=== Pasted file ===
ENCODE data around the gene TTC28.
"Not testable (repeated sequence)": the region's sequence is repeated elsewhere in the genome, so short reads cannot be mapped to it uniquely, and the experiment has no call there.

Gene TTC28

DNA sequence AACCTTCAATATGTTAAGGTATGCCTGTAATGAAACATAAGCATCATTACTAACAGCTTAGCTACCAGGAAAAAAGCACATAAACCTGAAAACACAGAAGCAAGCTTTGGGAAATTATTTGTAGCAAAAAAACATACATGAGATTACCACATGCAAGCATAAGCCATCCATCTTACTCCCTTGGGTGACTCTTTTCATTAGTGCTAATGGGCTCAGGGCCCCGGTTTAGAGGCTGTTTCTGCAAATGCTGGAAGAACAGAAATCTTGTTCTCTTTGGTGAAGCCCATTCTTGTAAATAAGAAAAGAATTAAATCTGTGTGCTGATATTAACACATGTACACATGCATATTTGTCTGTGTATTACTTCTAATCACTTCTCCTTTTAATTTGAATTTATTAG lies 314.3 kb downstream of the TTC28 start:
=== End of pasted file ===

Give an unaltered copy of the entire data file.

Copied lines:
ENCODE data around the gene TTC28.
"Not testable (repeated sequence)": the region's sequence is repeated elsewhere in the genome, so short reads cannot be mapped to it uniquely, and the experiment has no call there.

Gene TTC28

DNA sequence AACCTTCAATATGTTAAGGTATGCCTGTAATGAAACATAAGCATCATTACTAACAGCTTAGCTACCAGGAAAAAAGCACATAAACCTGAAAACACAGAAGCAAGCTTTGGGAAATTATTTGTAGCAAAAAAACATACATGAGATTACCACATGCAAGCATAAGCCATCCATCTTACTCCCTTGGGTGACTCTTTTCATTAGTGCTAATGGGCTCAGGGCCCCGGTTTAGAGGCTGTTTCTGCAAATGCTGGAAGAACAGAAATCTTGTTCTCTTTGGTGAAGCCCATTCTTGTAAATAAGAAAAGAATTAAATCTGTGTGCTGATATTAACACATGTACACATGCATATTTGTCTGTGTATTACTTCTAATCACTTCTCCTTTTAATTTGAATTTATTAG lies 314.3 kb downstream of the TTC28 start: